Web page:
The Baker Administration announced the implementation of its Roadmap for Behavioral Health Reform with the opening of 25 Community Behavioral Health Centers (CBHCs), community-based crisis intervention services, and launch of the 24/7 Behavioral Health Help Line. This marks a historic development in access to behavioral health services across the Commonwealth. Continue reading
The Massachusetts Councils on Aging (MCOA) awarded 18 grants, funded by the Executive Office of Elder Affairs, to improve older adults’ access to behavioral health services and supports. Four of these grants will be used to start new EMHOT programs (Elder Mental Health Outreach Teams), four will be used to expand existing EMHOT programs, and ten will be used to test innovative older adult behavioral health practices. Continue reading
The Massachusetts Healthy Aging Collaborative promotes a range of funding opportunities that supports inclusive age- and dementia friendly communities. Please see the following opportunities below: Continue reading
Last week, the Massachusetts legislature passed a $52.7 billion budget for Fiscal Year 2023 (FY23). Here are some of the items that support older adults and healthy aging: Continue reading
The U.S. has officially transitioned the 10-digit National Suicide Prevention Lifeline to 988 – an easy-to-remember three-digit number for 24/7 crisis care.
The lifeline, which also links to the Veterans Crisis Line, follows a three-year joint effort by the U.S. Department of Health and Human Services (HHS), Federal Communications Commission (FCC), and the U.S. Department of Veterans Affairs (VA) to put crisis care more in reach for people in need. Continue reading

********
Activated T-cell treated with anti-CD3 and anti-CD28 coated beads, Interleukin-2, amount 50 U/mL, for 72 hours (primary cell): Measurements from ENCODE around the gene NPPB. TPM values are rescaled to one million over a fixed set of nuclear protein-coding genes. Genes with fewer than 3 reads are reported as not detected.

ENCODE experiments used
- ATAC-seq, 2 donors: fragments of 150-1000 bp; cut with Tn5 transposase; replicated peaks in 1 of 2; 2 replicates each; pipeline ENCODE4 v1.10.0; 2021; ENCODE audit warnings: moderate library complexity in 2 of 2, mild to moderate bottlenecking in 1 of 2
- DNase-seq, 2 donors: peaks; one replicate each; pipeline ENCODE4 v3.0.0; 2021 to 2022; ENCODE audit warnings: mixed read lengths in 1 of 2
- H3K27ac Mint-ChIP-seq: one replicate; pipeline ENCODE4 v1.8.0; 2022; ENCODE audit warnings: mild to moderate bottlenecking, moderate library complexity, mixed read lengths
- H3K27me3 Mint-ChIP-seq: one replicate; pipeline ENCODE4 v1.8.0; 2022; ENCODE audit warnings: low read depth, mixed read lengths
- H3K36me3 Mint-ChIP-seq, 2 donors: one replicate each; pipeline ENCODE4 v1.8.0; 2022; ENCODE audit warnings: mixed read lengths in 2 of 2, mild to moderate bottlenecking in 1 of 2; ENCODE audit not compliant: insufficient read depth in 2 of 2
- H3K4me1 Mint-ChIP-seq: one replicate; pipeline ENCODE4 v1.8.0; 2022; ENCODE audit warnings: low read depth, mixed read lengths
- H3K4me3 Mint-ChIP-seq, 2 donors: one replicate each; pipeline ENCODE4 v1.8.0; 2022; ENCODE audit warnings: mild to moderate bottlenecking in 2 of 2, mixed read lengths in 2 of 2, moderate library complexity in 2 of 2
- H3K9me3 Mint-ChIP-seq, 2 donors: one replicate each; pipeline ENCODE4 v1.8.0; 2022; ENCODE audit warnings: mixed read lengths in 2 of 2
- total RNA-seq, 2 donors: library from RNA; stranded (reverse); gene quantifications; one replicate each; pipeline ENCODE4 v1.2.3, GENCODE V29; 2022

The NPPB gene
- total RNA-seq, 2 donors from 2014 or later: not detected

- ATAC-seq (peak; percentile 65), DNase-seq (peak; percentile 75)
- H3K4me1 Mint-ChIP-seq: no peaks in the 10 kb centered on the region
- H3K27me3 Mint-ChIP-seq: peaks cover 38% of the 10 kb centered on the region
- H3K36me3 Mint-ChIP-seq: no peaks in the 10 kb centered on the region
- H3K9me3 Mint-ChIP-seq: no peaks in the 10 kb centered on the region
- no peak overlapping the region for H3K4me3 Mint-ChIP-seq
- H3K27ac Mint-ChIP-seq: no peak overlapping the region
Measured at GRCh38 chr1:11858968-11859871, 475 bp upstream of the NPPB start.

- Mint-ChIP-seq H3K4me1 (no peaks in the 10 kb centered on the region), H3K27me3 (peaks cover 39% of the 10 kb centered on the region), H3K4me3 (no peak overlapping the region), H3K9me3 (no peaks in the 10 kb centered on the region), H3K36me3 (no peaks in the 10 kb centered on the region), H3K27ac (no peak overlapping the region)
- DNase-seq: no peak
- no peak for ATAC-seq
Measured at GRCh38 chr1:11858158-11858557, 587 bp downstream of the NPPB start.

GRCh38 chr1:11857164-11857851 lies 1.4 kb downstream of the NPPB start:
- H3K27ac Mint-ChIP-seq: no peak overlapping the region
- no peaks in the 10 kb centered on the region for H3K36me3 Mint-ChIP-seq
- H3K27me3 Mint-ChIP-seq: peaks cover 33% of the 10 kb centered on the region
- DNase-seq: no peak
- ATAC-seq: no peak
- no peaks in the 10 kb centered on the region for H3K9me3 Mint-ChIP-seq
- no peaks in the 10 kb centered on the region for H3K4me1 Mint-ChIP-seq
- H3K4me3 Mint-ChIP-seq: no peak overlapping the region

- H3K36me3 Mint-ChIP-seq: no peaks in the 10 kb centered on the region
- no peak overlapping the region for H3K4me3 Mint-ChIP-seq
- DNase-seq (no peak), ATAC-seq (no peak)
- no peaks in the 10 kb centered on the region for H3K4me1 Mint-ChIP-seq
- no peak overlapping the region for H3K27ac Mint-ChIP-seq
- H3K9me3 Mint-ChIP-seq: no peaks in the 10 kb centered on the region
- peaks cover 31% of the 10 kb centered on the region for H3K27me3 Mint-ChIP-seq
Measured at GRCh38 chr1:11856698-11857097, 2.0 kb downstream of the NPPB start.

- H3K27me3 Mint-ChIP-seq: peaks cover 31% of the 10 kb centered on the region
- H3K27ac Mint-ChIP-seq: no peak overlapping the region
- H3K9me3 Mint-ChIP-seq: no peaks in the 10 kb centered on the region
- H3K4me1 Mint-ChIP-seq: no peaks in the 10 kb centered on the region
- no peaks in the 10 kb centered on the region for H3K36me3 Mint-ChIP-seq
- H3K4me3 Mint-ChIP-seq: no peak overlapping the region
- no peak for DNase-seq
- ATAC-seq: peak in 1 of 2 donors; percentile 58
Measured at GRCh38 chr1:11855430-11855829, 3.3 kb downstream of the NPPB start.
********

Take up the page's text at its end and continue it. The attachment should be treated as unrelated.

The Baker Administration announced the selection of community based behavioral health organizations to bring online 25 Community Behavioral Health Centers (CBHCs) that will expand access to routine, urgent and crisis treatment for mental health conditions and substance use disorders starting in January 2023. Continue reading
Communities working to become more age- and dementia friendly may be interested in the following funding opportunities.
Ageism was the most frequently reported type of discrimination among women 50 and older who experience discrimination regularly, according to recent AARP research. Continue reading
City parks play a vital role in the social, economic, and physical well-being of America’s cities and their residents. They also play a role in inclusive age- and dementia friendly communities.
The City Parks Alliance created an infographic listing the benefits of public parks, including access to recreational opportunities, increasing property values, spurring local economies, combatting crime, and protecting cities from environmental impacts. Parks are now recognized as powerful tools for urban communities and local economies.